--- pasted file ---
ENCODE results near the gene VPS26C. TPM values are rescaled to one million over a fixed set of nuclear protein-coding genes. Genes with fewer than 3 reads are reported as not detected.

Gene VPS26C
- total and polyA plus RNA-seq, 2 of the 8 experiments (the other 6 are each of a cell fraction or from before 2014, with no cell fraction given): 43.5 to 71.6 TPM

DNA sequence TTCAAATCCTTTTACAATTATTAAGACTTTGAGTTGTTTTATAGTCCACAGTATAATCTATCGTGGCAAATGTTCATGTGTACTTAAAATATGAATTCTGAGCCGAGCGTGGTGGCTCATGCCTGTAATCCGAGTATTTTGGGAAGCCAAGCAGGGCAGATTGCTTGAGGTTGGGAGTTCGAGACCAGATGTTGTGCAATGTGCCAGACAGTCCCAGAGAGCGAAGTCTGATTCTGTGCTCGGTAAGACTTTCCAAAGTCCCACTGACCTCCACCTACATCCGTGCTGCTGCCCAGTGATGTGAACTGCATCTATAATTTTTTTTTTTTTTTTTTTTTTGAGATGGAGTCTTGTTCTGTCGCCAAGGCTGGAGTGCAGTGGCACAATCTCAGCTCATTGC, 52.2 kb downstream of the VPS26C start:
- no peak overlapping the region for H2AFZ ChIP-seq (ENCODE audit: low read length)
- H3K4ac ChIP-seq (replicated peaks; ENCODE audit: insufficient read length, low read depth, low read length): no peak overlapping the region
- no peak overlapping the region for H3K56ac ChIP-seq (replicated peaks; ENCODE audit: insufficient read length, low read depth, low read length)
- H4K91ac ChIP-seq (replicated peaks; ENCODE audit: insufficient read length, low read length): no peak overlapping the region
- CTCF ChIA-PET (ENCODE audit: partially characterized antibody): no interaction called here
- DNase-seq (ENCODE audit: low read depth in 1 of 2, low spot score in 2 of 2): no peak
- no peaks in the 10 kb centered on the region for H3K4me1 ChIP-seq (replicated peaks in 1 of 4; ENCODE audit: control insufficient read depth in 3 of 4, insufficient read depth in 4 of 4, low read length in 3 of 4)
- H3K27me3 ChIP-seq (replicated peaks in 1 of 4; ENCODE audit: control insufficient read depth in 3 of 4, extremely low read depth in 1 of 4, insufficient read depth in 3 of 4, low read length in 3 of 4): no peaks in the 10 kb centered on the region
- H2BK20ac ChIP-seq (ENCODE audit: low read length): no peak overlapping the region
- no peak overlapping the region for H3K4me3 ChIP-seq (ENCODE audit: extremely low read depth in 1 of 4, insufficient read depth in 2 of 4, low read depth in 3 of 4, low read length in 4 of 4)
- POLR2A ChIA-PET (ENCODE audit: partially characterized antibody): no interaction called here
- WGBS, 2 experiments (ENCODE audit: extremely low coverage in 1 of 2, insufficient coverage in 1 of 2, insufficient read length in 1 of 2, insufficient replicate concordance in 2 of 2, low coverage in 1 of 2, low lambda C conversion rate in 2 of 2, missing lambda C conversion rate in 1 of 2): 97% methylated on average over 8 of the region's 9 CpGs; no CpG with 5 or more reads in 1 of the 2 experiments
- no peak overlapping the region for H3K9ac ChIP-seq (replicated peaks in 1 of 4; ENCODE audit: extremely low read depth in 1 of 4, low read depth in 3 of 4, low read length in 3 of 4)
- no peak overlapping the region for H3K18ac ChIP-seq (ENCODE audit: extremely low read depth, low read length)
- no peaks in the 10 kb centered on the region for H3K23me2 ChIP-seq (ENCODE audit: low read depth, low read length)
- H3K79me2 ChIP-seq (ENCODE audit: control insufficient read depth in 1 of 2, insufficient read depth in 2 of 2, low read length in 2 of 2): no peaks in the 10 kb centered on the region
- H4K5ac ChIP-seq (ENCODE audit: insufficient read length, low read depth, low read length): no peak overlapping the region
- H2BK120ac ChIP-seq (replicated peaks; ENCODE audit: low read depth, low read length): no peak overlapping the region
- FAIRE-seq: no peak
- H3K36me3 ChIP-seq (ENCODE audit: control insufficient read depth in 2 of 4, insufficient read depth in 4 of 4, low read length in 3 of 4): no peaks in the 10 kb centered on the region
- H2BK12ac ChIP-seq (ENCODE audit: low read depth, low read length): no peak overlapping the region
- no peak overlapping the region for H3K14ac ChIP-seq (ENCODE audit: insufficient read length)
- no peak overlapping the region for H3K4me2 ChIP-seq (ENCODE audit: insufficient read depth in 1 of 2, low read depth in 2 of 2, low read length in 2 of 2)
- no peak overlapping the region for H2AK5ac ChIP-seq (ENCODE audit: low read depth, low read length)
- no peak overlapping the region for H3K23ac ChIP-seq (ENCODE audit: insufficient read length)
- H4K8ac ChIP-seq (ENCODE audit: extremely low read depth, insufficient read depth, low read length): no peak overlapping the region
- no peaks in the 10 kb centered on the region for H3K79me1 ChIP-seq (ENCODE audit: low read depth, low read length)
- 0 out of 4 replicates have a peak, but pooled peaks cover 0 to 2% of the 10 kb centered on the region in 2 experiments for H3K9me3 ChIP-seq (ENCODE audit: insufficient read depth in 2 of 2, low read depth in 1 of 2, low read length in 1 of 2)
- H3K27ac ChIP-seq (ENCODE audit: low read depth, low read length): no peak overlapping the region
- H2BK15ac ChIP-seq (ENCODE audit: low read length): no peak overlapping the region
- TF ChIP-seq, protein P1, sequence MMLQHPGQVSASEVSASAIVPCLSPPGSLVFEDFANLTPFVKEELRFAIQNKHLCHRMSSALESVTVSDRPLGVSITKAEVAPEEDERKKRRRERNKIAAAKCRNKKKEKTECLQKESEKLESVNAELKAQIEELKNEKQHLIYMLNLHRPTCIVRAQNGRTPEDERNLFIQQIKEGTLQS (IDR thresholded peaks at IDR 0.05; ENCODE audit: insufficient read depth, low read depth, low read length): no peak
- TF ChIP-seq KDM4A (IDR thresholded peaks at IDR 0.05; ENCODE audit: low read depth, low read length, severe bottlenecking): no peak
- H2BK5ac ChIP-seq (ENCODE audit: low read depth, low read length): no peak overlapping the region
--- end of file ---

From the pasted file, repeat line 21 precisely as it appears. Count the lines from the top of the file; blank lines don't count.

- H4K5ac ChIP-seq (ENCODE audit: insufficient read length, low read depth, low read length): no peak overlapping the region